Stevens' last poems are distinguished by a broad serenity; this one was published in 1954, the year before he died. The poem is built of negations: "no memories," "no thoughts," "no knowledge except of nothingness," "without meanings," "none of us … here before / And are not now." In this void only two positive constructions occur: "air is clear," and at the end, "in … this sense." "This sense" is parallel to the prior oxymorons, "shallow spectacle," "invisible activity," each of which suggests a dual nature to reality, part void (shallow, invisible) and part richness (spectacle, activity). These oxymorons suggest an external reality but "sense" connotes an internal reality and hence both dissolves the external scene and unites, as the final description of the scene, not only voidness and suchness, but internal and external. It is all one "sense," both this perceived world, which is the absolute "today" stripped of all "knowledge except of nothingness," and these perceivers (poet and us) who have a vivid sense of perception, as vivid as if we had never seen this before (perhaps we have not in this state of consciousness), and who have this vivid sense because of self-loss: we "are not [here] now." No memory, no knowledge, no meaning, no existence – and a vivid sense of present reality, "clear" in a single unified sense." …
Within the poem, this clarity is achieved by the dramatic device of conjuring up the "people now dead," the people of whom he has "no thoughts." Those four beautiful lines place vividly before us … all the possibilities of beauty, desire, action, death: "Young and living … Young and walking … Bending in black dresses to touch," Some critics read the entire poem negatively because that delicate beauty is now gone, because "the mind is not part of the weather."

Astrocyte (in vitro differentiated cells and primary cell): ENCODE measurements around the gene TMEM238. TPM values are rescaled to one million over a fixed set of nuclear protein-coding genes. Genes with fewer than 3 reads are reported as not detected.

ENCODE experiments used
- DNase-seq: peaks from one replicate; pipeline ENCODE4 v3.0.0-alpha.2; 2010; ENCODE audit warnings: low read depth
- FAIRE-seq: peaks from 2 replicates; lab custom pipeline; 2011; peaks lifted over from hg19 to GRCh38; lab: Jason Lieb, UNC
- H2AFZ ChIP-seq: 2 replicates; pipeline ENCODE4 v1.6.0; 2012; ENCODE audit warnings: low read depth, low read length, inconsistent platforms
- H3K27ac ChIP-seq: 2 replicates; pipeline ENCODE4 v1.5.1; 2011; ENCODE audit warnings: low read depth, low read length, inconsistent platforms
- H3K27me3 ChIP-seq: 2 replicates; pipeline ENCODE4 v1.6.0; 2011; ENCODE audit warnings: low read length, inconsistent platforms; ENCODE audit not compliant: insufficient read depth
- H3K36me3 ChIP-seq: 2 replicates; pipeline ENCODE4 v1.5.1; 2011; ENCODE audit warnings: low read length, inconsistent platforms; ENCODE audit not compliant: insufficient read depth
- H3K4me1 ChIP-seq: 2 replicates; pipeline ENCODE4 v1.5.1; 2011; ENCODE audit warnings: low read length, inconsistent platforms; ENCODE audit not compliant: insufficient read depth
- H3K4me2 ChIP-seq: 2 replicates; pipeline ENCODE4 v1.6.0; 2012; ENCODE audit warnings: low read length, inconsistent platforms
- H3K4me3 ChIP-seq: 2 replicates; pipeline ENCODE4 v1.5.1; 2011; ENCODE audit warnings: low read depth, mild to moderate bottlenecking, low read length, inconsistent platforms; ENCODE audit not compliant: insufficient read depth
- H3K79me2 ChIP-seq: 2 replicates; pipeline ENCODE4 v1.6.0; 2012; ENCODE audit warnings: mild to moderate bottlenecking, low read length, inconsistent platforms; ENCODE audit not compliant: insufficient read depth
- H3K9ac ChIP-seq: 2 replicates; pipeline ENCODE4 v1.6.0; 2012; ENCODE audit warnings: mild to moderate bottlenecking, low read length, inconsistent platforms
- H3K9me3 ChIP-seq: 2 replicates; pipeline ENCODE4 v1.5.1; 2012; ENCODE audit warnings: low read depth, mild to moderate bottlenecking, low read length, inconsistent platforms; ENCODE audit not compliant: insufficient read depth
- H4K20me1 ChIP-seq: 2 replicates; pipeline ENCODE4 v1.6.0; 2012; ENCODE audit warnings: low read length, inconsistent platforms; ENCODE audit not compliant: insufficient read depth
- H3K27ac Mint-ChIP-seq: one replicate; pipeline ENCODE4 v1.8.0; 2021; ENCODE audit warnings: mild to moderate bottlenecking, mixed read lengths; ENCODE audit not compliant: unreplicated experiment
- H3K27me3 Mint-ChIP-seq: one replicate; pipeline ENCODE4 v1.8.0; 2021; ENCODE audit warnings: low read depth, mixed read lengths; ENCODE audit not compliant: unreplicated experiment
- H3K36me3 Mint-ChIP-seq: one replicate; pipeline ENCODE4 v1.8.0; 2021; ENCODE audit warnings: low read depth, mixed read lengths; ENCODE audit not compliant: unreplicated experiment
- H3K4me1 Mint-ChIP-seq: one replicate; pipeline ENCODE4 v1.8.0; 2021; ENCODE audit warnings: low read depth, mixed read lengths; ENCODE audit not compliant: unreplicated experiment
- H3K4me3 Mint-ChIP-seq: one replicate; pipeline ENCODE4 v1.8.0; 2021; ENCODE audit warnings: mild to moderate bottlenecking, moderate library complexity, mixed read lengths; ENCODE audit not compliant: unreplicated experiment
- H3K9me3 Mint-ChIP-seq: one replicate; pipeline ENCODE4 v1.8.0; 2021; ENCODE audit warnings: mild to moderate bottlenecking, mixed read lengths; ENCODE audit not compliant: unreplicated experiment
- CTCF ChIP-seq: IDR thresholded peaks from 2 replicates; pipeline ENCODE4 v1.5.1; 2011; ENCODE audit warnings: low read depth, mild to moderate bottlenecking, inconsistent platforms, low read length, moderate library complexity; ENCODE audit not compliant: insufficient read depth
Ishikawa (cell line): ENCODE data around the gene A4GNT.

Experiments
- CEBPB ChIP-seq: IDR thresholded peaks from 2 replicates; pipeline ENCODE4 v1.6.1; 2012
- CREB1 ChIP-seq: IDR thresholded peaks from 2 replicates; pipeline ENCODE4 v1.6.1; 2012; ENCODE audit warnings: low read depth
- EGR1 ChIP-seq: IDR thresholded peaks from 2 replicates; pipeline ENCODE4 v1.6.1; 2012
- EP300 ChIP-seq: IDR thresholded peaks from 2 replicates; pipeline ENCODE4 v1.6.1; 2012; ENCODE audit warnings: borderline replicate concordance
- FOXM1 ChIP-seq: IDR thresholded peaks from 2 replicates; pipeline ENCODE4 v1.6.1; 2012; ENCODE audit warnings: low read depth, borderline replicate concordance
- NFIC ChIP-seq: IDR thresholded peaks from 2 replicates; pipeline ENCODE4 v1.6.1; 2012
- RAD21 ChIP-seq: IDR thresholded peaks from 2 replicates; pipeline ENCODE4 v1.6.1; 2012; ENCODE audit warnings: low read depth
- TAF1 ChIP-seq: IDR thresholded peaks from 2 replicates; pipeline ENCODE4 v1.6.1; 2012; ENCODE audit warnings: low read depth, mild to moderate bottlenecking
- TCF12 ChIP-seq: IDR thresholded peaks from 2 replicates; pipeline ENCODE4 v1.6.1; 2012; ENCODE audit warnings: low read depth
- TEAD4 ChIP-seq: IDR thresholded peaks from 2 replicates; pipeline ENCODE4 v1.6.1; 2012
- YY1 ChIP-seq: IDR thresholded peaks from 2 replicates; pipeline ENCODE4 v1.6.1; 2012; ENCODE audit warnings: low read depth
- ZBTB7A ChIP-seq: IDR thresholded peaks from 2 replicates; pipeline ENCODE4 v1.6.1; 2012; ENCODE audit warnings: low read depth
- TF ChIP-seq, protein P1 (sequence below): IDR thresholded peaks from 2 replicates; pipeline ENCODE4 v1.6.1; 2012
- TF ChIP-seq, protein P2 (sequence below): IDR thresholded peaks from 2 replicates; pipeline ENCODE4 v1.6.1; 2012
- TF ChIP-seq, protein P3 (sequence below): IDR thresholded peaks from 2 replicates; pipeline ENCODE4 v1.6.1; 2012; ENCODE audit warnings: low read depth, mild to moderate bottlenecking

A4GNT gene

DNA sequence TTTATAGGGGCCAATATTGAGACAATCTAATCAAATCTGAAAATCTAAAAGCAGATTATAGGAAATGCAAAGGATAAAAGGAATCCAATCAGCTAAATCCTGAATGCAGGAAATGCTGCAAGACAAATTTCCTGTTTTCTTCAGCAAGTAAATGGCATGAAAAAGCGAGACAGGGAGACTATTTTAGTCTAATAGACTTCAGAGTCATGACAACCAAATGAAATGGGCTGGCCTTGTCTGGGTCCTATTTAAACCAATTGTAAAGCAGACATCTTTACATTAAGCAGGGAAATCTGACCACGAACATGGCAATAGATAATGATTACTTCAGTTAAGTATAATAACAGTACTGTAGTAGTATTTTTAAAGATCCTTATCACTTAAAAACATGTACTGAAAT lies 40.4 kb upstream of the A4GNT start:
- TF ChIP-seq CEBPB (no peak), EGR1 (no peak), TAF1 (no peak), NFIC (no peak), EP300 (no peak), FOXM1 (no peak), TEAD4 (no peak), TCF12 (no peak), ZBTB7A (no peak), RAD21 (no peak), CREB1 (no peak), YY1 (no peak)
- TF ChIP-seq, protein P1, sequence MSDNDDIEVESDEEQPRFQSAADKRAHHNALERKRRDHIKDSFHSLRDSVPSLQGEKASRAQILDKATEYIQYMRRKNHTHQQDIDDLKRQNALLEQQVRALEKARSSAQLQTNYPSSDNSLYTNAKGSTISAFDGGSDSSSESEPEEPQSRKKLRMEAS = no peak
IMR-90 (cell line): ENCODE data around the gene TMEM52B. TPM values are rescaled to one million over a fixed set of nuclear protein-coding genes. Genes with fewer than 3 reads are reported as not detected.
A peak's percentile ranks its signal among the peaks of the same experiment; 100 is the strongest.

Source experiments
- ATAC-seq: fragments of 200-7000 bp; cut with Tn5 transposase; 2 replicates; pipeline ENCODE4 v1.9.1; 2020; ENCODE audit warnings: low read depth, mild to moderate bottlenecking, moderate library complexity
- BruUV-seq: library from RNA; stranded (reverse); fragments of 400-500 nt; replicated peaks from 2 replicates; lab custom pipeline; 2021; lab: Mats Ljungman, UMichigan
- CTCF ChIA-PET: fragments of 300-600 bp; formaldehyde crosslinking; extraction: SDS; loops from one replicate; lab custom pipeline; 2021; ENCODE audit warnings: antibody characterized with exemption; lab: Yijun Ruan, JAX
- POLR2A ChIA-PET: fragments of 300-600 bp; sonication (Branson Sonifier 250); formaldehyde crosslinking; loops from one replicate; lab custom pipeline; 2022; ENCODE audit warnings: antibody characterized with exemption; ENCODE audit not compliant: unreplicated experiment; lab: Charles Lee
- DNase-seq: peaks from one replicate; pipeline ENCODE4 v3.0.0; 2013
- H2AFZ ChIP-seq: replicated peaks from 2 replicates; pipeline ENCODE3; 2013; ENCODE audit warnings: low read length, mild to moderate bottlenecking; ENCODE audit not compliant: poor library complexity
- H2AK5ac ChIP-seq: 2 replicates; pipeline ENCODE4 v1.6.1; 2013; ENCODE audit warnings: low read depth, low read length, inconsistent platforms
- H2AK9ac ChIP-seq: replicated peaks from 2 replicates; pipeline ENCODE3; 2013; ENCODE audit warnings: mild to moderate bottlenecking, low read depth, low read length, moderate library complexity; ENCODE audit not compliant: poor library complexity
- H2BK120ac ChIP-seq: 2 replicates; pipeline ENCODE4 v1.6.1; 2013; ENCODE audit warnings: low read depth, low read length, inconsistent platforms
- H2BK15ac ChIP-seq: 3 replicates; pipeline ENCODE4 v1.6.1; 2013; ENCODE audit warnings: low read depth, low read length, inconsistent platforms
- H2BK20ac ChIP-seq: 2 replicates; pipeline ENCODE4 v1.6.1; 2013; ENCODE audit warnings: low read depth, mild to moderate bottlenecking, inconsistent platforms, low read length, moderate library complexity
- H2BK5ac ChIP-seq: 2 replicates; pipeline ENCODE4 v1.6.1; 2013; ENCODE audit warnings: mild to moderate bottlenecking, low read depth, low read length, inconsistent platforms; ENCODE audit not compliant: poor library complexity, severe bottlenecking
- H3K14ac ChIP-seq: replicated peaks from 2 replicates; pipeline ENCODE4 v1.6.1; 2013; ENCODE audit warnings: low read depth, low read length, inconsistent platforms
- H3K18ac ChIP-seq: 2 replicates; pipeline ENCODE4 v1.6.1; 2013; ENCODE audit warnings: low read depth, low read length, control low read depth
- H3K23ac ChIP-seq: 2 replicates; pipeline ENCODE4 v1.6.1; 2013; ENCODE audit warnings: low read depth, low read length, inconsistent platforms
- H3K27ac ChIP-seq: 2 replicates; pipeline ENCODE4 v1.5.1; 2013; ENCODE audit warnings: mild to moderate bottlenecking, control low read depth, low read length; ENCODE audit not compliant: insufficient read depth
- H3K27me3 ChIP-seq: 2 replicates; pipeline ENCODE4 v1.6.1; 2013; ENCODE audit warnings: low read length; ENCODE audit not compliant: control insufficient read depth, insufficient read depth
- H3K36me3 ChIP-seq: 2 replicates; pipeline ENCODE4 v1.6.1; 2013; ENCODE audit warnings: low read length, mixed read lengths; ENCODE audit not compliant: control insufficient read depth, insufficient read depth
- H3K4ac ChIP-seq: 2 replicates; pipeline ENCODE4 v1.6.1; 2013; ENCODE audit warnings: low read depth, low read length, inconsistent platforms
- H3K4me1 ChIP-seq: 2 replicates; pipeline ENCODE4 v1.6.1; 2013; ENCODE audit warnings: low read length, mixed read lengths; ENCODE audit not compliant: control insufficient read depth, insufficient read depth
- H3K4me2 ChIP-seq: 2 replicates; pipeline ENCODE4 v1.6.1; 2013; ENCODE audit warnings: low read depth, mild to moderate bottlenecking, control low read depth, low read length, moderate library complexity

But in stanza 2 the weather itself is gone. To read the poem negatively we must find the last word, "sense," disappointing: "the air is clear" we must find sterile; the tone must be upsetting, unquiet. I find the poem more convincing as a serene clarity achieved by calling up those memories, lovely in themselves, and then dismissing them, "just as when the birds fly away the real sky is revealed."
From William W. Bevis, Mind of Winter: Wallace Stevens, Meditation and Literature (Pittsburgh: University Pittsburgh Press, 1988), 101-102.